So on that note, let us give you some background on the $3.3BN Macau Facility. The maximum consolidated leverage for the Macau facility is currently 4.5x, stepping down to 4.0x for the period ending March 31, 2009, and 0.5x thereafter every six months to a final level of 3.0x for the period ending March 31, 2010. At 12/31/2008, leverage at the Macau entity was 4.0x. Like the US facility, the Macau facility allows for $40MM of “equity contributions” towards the TTM EBITDA calculation and pro-forma treatment of new developments (like Four Seasons). Unlike the US facility though, the debt calculation is a gross one.
At 12/31/2008 there was $490MM of cash at the Macau entity, most of which will be used towards Capex on sites 5 & 6 and the completion of the FS condos. However, once LVS complete shuttering Sites 5&6 and the FS condos, the Macau subsidiary could generate approximately $400-$500MM of FCF annually. If LVS manages to negotiate an amendment or raise enough capital, through either asset sales or an IPO of a minority stake in the Macau sub, it can use this cash flow to complete Sites 5 & 6, which will then allow it to de-lever further.
According to our math, barring an asset sale, LVS will trip its maximum leverage covenant by 3Q09. We believe that LVS would be able to get an amendment (requires a 51% vote) to keep the maximum leverage level at 4.5x. In order to get the amendment, we believe that LVS would have to pay an additional 300 bps or so (~100MM in incremental interest expense), plus provide additional protection to the lenders. This would probably eliminate LVS’s ability to get any cash out of Macau. Nonetheless, if the covenant was raised to 4.5x (current level), that would give them ample breathing room to recommence and complete Sites 5 & 6. This would allow them to further de-lever and create additional equity value at the sub.
The current credit agreement has a restricted payments basket of $800MM, of which $300MM is unused. LVS made $1.3BN of loans to the Macau subsidiary, which it can get back after some tax penalty. Finally, in the event of an asset sale, LVS can repatriate 25% of the proceeds. I mention this, because given the situation at the US subsidiary, being able to bring back cash, albeit after some tax penalty is very important to the company. We suspect, should LVS need an amendment, the bank group will seek to close these loop holes. For this reason, we believe that company is fervently pursing all of the options to sell assets.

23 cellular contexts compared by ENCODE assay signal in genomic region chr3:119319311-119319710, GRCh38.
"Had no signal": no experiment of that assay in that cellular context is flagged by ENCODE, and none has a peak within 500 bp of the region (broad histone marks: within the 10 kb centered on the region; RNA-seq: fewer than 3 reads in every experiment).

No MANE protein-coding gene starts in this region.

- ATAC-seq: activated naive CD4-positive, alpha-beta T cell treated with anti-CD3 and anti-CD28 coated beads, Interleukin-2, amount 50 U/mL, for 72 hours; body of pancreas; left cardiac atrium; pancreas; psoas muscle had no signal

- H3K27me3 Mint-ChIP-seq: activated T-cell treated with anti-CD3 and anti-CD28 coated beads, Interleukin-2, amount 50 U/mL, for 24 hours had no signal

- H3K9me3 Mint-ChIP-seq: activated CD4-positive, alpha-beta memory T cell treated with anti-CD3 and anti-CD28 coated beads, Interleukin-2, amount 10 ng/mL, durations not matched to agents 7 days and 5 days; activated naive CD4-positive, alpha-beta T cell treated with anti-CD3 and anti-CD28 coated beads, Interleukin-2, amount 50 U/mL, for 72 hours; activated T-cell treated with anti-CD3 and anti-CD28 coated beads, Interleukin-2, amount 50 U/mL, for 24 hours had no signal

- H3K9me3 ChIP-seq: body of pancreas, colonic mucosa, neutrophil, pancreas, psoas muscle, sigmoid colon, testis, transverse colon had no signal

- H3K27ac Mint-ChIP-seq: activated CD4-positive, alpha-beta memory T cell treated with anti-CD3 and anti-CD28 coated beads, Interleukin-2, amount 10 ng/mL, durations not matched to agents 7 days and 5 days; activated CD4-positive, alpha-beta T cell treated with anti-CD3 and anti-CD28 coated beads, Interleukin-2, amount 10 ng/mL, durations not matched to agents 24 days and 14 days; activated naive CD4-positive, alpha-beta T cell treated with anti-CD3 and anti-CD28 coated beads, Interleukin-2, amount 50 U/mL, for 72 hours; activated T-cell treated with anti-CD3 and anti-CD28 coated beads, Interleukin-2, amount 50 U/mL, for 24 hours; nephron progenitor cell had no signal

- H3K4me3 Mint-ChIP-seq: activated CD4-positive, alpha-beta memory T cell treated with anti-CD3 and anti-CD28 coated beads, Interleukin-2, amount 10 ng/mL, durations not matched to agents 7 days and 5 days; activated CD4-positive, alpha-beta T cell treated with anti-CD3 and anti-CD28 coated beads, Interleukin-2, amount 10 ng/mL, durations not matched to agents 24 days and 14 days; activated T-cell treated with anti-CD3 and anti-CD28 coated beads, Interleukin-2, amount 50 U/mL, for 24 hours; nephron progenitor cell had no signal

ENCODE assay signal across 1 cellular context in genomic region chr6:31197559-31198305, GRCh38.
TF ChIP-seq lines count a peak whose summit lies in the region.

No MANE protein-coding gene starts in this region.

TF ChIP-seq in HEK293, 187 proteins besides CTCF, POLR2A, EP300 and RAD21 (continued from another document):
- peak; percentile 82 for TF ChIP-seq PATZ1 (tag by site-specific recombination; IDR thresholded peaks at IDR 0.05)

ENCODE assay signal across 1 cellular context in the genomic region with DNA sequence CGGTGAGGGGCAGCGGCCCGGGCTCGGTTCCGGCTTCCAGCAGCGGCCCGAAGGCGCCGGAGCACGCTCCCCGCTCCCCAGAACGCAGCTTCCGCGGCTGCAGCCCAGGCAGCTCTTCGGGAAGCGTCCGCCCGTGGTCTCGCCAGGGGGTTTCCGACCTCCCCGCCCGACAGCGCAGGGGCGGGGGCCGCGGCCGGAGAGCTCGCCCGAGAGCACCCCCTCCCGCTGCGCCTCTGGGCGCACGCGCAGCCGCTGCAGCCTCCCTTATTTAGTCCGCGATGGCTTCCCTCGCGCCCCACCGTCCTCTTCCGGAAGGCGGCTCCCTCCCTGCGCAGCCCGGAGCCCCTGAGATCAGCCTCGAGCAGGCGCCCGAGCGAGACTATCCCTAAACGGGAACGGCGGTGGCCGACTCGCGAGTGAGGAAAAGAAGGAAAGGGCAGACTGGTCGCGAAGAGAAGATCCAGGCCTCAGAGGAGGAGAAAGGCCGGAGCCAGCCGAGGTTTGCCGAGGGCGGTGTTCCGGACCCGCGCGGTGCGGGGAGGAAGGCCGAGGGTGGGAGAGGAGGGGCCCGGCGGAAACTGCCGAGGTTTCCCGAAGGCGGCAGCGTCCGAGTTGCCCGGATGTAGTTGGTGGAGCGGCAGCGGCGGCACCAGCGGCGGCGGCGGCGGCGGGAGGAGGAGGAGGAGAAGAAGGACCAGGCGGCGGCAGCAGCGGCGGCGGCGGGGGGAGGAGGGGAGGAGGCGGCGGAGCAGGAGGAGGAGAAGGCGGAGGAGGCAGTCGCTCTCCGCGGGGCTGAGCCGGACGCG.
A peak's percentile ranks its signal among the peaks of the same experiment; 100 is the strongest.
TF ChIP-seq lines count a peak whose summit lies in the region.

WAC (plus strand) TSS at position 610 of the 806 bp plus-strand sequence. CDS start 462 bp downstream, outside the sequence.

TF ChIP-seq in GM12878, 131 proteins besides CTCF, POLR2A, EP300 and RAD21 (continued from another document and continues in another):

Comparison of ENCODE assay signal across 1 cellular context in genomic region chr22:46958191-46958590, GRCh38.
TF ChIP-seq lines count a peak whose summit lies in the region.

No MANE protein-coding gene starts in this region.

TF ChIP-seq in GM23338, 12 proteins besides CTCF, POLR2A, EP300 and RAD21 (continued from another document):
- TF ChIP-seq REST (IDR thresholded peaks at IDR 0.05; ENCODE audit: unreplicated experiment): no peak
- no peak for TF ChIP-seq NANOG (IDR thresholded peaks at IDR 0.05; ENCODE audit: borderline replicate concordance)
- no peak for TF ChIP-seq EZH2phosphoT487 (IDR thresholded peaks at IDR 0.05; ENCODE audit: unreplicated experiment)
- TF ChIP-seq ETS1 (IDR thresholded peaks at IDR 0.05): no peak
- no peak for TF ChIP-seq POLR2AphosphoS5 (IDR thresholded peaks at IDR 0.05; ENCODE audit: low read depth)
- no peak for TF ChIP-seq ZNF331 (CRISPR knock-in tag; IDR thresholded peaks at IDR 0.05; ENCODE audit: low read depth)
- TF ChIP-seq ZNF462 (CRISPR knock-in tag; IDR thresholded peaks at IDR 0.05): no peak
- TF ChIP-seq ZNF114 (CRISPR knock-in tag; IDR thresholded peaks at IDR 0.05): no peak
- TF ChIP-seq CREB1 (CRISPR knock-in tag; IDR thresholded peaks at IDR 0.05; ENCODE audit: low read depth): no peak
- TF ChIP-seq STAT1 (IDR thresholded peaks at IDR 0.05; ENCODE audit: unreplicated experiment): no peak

Some assets will probably not be sold. LVS cannot sell Sites 5 & 6 because they do not have a concession on that land. Even if they did, there are no motivated buyers for that land, given LVS’s “distressed” situation. LVS cannot sell the retail in Singapore without approval from the government because there is a 10 year moratorium on selling the property, and we doubt that the government of Singapore will change that rule given the political issues surroundings such a move. Even if LVS can do some sort of forward sale on the Singapore retail, they cannot do so before that property opens which is after 3Q09.
So what assets can they sell? Obviously the best option is to sell the FS condos since those are non-cash generating assets. LVS may want $1BN from the sale of the residences, but we believe a number closer to the cost of approx $400MM is more likely if a sale occurs.
Then there’s the retail, which has a current NOI run rate of $130MM. However, many of the retailers will not be able to sustain current rent payments given the slower than expected ramp in sales. Therefore, LVS will likely offer these tenants percentage base rents instead of base rents in return for longer term commitments. A more sustainable NOI number is closer to $100MM. Assuming a 10% cap, we believe that LVS can clear about $800MM of net proceeds. LVS can try to sell the Sands, which had a run-rate EBITDA of roughly $200MM. This asset would likely be attractive to a wealthy national or Chinese sovereign fund that doesn’t need to depend on junkets. We believe that the Sands could fetch net proceeds btw $1.3-1.7BN. The only issue is that a sale of the Sands would require 100% lender approval.
Lastly, LVS can try to spin-off a minority stake in Macau and Singapore to raise cash. This is clearly complicated given that the HK market hasn’t been so open to IPOs of late. This could be the most attractive option if the market could provide a multiple of 8x or more. Our guess is that given the gun to its head, LVS will do some combination of the above to avoid a breach.
As can be seen in the grid below, there is significant equity value if LVS clears the covenant hurdle. We calculate the Macau subs could be worth $6-7 per share if they do.